Just back from the Society of Construction Law’s 2015 Conference in Melbourne. Brilliant.
There were some excellent papers. Everyone will have learned some really useful stuff; I certainly did. But we also had some good fun.
Yesterday evening, I participated in the dinner debate at the Fox Car Museum. Who is more useful, lawyers or experts? Never have I been involved in such a rigged Continue reading
The decision of the Supreme Court of the United Kingdom recently in Aspect Contracts (Asbestos) v Higgins Construction  UKSC 38 might well provide a good reason for adjudication losers who paid up on an adjudication determination in late 2009, or where it is coming up for 6 years since a payment was made pursuant to an adjudication determination, to think about dusting off their files.
The way works is like this. All around the world, adjudication is intended as a “pay now, argue later” scheme. If the adjudicator finds for a claimant, then the respondent has to pay up, but without prejudice to the respondent’s right to reclaim that amount in subsequent litigation or arbitration. But what is the basis of that right to reclaim?
During the currency of most formal building contracts, there is a contractual answer to be found in the final account provisions. After the contract work has been completed, these final account provisions typically require a calculation to be made of the amount eventually due under the contract. All the amounts that have been paid up to that point to take into account, and the balance is paid – or repaid – as the case may be. If the contractor has been paid more than he is entitled to, then the express terms of the contract provide a route whereby the principal gets the excess back.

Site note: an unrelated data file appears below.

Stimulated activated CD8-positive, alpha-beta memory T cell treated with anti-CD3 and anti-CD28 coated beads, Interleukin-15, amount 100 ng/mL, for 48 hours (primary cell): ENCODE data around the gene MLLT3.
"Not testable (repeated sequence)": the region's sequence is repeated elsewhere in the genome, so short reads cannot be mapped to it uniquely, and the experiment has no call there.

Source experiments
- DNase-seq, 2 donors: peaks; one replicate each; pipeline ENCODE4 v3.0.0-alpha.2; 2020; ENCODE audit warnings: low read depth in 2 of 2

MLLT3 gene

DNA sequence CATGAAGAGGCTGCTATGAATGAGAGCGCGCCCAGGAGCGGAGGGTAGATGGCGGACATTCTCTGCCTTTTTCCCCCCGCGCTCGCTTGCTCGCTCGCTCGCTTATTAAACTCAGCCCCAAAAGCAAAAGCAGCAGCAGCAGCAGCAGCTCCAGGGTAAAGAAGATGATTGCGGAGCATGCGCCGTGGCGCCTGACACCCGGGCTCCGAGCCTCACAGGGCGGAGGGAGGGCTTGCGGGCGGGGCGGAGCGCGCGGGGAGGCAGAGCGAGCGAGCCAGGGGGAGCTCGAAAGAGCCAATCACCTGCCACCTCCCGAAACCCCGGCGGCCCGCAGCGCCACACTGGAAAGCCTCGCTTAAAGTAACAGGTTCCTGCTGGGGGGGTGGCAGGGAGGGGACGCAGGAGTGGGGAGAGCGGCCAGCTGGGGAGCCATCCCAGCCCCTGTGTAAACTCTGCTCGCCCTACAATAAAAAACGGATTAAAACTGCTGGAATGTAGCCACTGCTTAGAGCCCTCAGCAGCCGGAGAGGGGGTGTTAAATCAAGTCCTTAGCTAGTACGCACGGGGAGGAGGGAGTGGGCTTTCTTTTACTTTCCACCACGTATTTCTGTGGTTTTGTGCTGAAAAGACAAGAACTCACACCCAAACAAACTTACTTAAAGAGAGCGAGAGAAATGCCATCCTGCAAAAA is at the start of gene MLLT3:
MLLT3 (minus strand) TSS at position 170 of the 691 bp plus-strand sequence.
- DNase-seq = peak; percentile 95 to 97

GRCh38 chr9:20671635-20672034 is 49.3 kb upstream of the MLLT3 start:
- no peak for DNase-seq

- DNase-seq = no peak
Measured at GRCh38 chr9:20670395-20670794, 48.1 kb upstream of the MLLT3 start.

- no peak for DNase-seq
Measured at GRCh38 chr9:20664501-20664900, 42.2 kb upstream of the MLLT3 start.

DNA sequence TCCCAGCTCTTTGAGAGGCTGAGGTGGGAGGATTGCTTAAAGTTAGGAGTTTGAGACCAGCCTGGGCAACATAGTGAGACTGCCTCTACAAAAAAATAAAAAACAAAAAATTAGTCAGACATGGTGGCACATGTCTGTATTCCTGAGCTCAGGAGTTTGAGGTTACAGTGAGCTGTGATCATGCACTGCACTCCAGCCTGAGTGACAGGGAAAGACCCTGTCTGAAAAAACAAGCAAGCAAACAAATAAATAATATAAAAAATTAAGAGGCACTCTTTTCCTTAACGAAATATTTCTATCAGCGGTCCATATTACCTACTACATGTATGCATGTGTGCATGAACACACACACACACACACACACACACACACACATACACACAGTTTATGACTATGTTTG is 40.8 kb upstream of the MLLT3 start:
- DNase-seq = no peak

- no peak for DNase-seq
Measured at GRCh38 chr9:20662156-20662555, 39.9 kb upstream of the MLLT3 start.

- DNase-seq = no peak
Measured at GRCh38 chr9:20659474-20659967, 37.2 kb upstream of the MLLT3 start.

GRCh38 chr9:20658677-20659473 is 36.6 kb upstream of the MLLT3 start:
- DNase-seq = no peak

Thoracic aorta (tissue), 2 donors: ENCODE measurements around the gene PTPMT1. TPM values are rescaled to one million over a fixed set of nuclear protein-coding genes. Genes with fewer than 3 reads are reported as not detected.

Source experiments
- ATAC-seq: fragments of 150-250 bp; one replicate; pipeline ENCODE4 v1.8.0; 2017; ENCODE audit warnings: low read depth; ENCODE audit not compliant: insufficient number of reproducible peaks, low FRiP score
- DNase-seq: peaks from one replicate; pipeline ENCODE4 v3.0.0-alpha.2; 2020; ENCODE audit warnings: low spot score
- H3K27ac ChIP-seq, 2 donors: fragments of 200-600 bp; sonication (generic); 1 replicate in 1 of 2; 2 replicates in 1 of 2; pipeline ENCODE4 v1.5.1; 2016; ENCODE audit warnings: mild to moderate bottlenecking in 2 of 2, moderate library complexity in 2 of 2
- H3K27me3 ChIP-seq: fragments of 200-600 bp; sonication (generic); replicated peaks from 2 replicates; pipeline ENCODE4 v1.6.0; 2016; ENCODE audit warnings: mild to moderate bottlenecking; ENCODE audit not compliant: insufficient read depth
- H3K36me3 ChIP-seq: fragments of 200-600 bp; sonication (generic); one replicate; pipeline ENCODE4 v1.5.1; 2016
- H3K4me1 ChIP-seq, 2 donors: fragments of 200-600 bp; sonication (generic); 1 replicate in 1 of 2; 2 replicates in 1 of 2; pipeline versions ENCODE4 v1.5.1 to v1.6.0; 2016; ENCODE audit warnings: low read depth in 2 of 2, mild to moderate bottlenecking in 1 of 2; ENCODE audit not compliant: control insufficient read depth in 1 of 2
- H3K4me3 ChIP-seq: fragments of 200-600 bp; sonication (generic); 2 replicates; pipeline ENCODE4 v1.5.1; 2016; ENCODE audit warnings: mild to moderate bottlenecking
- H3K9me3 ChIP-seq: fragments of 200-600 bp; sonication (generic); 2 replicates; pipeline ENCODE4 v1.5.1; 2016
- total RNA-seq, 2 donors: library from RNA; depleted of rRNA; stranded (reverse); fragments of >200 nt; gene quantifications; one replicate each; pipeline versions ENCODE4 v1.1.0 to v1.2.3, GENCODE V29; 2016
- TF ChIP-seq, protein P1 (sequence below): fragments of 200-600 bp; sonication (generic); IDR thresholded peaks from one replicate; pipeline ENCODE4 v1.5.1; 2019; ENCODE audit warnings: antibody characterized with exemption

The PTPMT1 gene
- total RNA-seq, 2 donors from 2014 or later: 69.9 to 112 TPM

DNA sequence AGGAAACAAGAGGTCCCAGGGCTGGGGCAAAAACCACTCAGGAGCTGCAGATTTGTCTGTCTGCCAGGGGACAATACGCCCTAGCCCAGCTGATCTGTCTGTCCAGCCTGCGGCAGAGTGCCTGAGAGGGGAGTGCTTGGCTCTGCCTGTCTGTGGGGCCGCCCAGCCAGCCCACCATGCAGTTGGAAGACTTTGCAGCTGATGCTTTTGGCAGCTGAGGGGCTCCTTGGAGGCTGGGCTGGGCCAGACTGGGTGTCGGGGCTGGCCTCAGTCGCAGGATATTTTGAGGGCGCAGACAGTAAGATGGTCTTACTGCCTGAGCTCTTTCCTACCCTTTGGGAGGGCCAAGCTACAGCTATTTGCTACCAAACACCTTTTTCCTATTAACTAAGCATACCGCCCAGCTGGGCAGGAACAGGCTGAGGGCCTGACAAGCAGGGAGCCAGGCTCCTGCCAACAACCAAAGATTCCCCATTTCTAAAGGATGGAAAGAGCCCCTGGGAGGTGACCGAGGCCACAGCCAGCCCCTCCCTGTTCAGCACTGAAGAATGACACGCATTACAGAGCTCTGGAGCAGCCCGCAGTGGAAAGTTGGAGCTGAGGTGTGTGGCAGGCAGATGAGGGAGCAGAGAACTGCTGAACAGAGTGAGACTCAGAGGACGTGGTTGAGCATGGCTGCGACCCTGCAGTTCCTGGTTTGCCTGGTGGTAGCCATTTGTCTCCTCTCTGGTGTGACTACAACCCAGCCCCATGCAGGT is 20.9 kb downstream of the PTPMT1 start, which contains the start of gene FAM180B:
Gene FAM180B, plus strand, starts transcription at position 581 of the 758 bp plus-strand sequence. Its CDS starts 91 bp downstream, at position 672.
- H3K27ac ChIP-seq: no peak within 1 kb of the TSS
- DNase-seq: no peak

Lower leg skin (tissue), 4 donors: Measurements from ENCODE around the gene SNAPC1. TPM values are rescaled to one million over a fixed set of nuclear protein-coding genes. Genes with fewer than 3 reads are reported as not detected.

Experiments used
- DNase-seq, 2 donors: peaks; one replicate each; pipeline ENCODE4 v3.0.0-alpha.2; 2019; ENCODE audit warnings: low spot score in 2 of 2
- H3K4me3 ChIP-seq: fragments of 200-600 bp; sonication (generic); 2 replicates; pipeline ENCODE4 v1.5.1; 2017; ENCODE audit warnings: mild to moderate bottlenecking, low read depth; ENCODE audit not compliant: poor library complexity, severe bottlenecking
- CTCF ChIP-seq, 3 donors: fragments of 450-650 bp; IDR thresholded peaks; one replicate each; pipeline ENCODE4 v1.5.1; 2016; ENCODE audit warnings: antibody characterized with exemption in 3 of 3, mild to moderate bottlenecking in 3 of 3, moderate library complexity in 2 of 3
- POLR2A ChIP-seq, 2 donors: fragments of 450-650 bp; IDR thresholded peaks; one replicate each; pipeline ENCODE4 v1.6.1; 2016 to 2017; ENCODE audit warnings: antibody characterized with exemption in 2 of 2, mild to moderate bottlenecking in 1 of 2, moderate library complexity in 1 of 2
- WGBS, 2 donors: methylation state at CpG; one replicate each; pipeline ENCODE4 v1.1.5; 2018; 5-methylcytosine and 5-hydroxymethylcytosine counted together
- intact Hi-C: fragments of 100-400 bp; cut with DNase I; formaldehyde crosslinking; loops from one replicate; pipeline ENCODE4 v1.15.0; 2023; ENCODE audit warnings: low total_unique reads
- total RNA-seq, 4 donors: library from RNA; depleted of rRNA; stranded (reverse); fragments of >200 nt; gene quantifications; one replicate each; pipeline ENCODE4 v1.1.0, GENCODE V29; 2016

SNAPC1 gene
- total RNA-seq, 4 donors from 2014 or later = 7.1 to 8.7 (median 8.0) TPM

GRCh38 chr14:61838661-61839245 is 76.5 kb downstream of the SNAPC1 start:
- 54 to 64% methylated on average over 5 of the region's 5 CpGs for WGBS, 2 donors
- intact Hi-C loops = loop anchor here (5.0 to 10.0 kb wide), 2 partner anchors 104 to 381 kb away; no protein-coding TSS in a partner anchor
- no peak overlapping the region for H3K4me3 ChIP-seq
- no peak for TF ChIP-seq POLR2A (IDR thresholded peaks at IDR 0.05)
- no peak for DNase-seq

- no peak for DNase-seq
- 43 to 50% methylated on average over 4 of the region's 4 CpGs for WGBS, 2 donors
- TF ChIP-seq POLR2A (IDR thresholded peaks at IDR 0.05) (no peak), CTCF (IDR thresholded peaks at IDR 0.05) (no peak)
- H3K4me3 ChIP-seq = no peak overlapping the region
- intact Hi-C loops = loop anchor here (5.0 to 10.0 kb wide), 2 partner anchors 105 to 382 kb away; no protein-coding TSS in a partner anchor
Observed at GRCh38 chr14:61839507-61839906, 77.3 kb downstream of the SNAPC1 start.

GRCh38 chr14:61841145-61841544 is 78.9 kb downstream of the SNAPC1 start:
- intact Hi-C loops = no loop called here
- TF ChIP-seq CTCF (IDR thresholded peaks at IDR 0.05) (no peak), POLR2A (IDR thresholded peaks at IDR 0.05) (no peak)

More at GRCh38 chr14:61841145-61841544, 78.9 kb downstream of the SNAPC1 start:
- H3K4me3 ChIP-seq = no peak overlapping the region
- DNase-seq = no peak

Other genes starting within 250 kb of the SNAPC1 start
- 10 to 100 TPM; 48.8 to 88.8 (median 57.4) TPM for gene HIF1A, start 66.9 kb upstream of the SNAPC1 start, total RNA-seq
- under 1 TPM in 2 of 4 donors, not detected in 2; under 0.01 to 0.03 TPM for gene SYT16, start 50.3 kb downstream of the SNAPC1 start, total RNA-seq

In the absence of a final account provision, the right of the principal to recover any overpayment is much more problematic. There are certain circumstances where the principal might have a right of recovery in restitution, i.e. for money had and received, particularly where the money has been paid pursuant to a relevant mistake. It might be possible, for example, for the principal to demonstrate a relevant mistake if the contractor has defrauded her by misrepresenting the work that he has done. Somewhat more rarely, the principal might be able to demonstrate that she has paid as a result of duress; again, that duress would enliven a right of recovery in restitution. Yet again, in the even more improbable case that the contract or has done no work at all, the right of recovery would be enlivened by a total failure of consideration. These categories are conveniently summarised at Continue reading